Tag Archives: Afghanistan

As we send ‘advisors’ back to Iraq . . .

Dexter Filkins* today.

In 2003, when American troops first rolled into Baghdad, they destroyed the Iraqi state and its institutions; for the next eight and a half years they tried to build something to replace it. The truth is that the political system imposed on the Iraqis has never worked very well without substantial U.S. involvement; since the Americans left, it hasn’t worked at all. American diplomats and military advisers can’t save Iraq and they can’t govern it, but the decision by President Obama to return to Iraq amounts to a recognition that there was work left unfinished. It’s likely to be a long and difficult job

*Filkins reported from the onset of Iraq War in March of 2003 through 2006.  In 2009, he won the Pulitzer Prize as part of a team of New York Times reporters in Pakistan and Afghanistan.

His book recounting those years – Forever War – is stunning and should be read by anyone who wants to see our wars in Iraq and Afghanistan up close. Reviews almost universally described it as a classic in the tradition of witness, a true account from the type of war correspondent rarely seen these days.

LA Times said it “is likely to be regarded as the definitive account of how the wars in Afghanistan and Iraq were experienced by those who actually waged them.” That’s about right.

Let’s remember more than the fallen . . .

image006 (2)Today is the 240th day of the twelfth year of the US war in Afghanistan. So as we approach 13 years there, and pass the 11th year of the Iraq occupation, let’s tune out those who would call a President who moves to extricate us a ‘traitor’. Instead, let’s remember Korea and Vietnam and the lessons we failed to learn from those two hapless interventions.

Afghanistan is already slipping back into its territorial and tribal fights and Iraq is facing increasing sectarian conflict reminiscent of the Sunni/Shia ‘civil war’ of 2005-06.

My hope for today is that those who call for more war will find no ears to hear. Let them shout into the wind.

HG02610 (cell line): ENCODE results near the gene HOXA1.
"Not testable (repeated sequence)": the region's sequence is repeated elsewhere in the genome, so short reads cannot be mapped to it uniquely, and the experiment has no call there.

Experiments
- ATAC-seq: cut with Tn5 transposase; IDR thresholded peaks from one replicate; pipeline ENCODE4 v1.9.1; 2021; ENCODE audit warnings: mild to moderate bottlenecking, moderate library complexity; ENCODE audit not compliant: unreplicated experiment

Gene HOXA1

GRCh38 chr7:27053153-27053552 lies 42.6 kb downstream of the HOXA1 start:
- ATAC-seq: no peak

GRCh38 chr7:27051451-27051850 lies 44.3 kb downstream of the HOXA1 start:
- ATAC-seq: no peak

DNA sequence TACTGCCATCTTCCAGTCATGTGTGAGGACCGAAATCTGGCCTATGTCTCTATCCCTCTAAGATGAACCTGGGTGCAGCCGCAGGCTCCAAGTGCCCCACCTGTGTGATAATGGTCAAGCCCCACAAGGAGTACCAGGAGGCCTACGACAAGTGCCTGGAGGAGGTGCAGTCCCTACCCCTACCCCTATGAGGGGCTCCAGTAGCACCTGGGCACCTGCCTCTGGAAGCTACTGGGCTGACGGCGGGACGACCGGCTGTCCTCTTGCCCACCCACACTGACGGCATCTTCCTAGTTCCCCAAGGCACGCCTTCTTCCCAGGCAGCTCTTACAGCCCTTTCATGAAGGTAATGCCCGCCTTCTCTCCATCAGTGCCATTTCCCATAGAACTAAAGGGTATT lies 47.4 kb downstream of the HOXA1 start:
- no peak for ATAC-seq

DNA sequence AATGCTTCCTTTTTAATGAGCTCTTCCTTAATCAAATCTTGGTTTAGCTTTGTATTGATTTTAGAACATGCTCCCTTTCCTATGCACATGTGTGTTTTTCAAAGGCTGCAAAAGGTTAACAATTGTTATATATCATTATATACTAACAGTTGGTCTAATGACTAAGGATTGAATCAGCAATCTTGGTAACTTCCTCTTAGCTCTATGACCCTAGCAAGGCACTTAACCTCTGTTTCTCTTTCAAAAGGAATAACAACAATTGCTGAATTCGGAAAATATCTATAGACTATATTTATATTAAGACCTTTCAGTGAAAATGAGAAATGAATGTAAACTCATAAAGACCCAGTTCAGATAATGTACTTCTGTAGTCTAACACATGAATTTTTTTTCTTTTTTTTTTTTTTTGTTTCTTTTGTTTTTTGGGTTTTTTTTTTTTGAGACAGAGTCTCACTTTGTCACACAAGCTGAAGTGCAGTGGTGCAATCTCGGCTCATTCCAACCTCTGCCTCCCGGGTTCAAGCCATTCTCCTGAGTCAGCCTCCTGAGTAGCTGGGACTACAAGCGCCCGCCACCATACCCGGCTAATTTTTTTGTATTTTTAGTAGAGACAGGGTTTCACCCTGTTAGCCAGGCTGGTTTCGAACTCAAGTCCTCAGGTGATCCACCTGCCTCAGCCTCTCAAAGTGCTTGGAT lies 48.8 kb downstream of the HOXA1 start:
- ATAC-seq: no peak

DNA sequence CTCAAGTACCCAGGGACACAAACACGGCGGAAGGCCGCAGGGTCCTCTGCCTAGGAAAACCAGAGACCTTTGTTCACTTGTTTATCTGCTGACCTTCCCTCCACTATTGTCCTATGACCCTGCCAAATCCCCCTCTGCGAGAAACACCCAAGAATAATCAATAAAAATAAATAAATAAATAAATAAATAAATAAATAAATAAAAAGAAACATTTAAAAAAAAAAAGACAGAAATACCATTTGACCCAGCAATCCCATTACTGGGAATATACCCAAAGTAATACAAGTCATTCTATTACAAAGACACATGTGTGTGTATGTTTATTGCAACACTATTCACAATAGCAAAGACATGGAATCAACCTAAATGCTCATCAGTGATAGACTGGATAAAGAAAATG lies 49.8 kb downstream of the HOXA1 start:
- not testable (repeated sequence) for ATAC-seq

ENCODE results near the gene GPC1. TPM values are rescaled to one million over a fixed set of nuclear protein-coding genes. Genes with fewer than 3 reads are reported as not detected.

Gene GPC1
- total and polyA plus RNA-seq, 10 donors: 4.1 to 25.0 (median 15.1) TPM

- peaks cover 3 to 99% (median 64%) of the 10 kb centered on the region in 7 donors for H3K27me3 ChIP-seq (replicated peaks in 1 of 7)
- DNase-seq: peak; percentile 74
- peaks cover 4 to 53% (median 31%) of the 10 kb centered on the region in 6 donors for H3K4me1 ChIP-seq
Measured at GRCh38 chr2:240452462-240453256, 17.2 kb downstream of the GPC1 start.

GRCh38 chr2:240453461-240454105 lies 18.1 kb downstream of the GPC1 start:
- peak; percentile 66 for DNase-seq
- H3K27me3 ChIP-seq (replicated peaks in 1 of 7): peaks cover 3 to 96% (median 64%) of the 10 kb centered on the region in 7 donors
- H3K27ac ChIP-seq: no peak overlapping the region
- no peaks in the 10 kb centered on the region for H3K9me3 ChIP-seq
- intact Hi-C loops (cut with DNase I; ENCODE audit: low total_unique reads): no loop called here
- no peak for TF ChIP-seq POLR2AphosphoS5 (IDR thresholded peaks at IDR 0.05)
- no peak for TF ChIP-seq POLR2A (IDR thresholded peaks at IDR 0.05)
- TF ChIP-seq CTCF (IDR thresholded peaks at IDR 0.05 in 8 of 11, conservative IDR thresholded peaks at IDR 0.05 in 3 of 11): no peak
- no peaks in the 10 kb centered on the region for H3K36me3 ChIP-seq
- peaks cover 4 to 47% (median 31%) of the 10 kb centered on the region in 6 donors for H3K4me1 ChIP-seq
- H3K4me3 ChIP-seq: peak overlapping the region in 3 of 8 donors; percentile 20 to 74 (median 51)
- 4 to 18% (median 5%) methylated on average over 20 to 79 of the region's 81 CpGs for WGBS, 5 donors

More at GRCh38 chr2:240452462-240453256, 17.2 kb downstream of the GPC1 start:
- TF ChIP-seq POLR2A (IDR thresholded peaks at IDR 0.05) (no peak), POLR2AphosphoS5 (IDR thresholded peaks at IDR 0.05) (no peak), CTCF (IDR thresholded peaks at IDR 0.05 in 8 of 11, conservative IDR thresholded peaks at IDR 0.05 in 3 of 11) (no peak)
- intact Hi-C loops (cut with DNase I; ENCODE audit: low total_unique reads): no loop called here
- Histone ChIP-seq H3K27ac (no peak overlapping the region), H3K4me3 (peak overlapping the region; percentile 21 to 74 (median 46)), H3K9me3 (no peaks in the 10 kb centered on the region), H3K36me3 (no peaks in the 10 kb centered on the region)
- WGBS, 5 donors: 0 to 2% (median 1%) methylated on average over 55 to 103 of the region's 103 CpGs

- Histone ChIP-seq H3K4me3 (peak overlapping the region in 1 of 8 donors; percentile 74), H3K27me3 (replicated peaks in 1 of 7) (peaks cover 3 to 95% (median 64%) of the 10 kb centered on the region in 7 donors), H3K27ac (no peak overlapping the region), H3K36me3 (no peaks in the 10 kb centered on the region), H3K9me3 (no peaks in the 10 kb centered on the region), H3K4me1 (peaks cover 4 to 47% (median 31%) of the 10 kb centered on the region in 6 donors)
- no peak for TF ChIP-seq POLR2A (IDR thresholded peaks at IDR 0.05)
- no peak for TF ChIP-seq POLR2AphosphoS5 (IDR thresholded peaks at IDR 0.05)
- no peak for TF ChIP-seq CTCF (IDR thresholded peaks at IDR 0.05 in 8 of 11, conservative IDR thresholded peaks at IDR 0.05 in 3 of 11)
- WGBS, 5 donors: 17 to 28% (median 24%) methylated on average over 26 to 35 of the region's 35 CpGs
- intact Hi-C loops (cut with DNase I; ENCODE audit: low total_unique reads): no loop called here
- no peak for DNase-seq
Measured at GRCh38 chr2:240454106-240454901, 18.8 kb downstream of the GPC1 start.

Game of drones

POSTED BY ORHAN

nanoBritish troops in Afghanistan are now using surveillance drones small enough to fit in the palm of your hand.

The new Black Hornet Nano weighs approximately half an ounce and carries a camera for remote viewing. Used to find insurgents and view open areas before crossing, the Hornet offers “amazing capability to the guys on the ground,” according to Sgt. Christopher Petherbridge of Britain’s Brigade Reconnaissance Force.

The UK drones were developed as part of a $31 million contract for 160 units. Drones are becoming standard issue in the US, British, and other military forces of the world.

So the next time you feel the need to ease the pain of your glaucoma, or perhaps you and your partner get the urge to do something just a little odd in your bedroom, make sure the shades are shut tight–’cause it’s only a matter of time before our new little friends will be watching us, folks.

Mini Drones: Army Deploys Tiny Helicopters

Pity the children

POSTED BY ORHAN

drone-childrenThe outpouring of grief over the Sandy Hook shootings continues. That one nation, if not the whole world, can express such pain and grief over the murders of these twenty children speaks to us of our innate human capacity for empathy and compassion.

Some pointed out the obvious almost as soon as it happened, but it didn’t seem right. After all, the horror of one act of brutality does not detract from the horror of another. To mourn the dreadful loss of one group of people takes nothing away from the suffering of another.

And yet the frenzy of national soul-searching continues unabated. So, amid the endless replays of interviews with sobbing parents, the minute cross-examination of media-sick residents, the near-nationwide outrage and demands that Something Must Be Done, can we pause to remember that hundreds of children have been murdered by US drones in Afghanistan and Pakistan?

And can we demand that here, too, Something Must Be Done?

There was this too

PBS coverage ended so I’m over at MSNBC for the first time (this is the fun part). Mathews called Christie’s speech ‘almost Churchillian’. And he meant it. He clearly admired the speech.

Tom Brokaw however, just had the most interesting observation: in all these hours, with all these speakers, there was not one single mention of the two longest wars in America’s history.

How ’bout that.  Enough. Off to bed.

 

He’s a man with a plan

Romney and Robin were on the trial today, out there, tie-less, with the people.

QUESTION: “If you guys take over Washington, what are you going to do about this damn mess in Afghanistan?”

ANSWER: “I can tell you this, when I become commander in chief if I’m so lucky, I will address the American people about these issues. […] With regards to Afghanistan, I will do everything in my power to transition from our military to their military as soon as possible, bring our men and women home and do so in a way consistent with our mission . . “

Wow. That’s bold. And so different from, ya’ know, what we’ve been doing for the last seven or eight years.

We did it! We got Al Quaeda’s #2! Yet again!

We are getting seriously good at this Number 2 stuff.

(That job is like being the Star Trek crew member wearing the red shirt. Bang, bang, you’re dead.)

Let loose the FOX hounds! The President of the US went to a war zone!

You already know . . . Obama, Kabul, signing something, speechifying, visiting some troops .  .  .